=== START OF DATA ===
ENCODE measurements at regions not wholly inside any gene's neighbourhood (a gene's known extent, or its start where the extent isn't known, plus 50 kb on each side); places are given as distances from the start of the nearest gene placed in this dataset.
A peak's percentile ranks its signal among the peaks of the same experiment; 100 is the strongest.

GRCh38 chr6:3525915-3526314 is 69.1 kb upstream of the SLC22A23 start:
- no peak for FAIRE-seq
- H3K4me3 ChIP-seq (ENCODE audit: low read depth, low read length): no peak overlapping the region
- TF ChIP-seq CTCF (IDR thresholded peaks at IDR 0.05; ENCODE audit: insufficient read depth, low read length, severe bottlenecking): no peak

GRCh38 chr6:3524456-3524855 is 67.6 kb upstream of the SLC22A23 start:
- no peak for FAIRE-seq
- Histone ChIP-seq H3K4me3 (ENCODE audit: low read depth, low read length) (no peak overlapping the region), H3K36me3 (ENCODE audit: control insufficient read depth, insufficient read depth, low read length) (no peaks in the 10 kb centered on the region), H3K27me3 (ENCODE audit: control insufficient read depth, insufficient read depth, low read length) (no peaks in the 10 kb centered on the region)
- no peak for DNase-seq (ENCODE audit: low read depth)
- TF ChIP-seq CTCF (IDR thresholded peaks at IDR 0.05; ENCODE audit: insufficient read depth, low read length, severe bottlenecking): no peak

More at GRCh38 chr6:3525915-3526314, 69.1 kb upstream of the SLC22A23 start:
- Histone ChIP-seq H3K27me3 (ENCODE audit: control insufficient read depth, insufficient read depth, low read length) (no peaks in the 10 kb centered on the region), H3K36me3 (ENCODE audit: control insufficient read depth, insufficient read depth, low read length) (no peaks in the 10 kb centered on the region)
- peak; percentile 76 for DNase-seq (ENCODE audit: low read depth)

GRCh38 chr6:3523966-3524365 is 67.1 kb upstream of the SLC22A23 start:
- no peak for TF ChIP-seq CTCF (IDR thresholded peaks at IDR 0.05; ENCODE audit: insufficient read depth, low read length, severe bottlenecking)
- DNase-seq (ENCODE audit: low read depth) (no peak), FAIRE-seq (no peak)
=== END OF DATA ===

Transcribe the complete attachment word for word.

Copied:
ENCODE measurements at regions not wholly inside any gene's neighbourhood (a gene's known extent, or its start where the extent isn't known, plus 50 kb on each side); places are given as distances from the start of the nearest gene placed in this dataset.
A peak's percentile ranks its signal among the peaks of the same experiment; 100 is the strongest.

GRCh38 chr6:3525915-3526314 is 69.1 kb upstream of the SLC22A23 start:
- no peak for FAIRE-seq
- H3K4me3 ChIP-seq (ENCODE audit: low read depth, low read length): no peak overlapping the region
- TF ChIP-seq CTCF (IDR thresholded peaks at IDR 0.05; ENCODE audit: insufficient read depth, low read length, severe bottlenecking): no peak

GRCh38 chr6:3524456-3524855 is 67.6 kb upstream of the SLC22A23 start:
- no peak for FAIRE-seq
- Histone ChIP-seq H3K4me3 (ENCODE audit: low read depth, low read length) (no peak overlapping the region), H3K36me3 (ENCODE audit: control insufficient read depth, insufficient read depth, low read length) (no peaks in the 10 kb centered on the region), H3K27me3 (ENCODE audit: control insufficient read depth, insufficient read depth, low read length) (no peaks in the 10 kb centered on the region)
- no peak for DNase-seq (ENCODE audit: low read depth)
- TF ChIP-seq CTCF (IDR thresholded peaks at IDR 0.05; ENCODE audit: insufficient read depth, low read length, severe bottlenecking): no peak

More at GRCh38 chr6:3525915-3526314, 69.1 kb upstream of the SLC22A23 start:
- Histone ChIP-seq H3K27me3 (ENCODE audit: control insufficient read depth, insufficient read depth, low read length) (no peaks in the 10 kb centered on the region), H3K36me3 (ENCODE audit: control insufficient read depth, insufficient read depth, low read length) (no peaks in the 10 kb centered on the region)
- peak; percentile 76 for DNase-seq (ENCODE audit: low read depth)

GRCh38 chr6:3523966-3524365 is 67.1 kb upstream of the SLC22A23 start:
- no peak for TF ChIP-seq CTCF (IDR thresholded peaks at IDR 0.05; ENCODE audit: insufficient read depth, low read length, severe bottlenecking)
- DNase-seq (ENCODE audit: low read depth) (no peak), FAIRE-seq (no peak)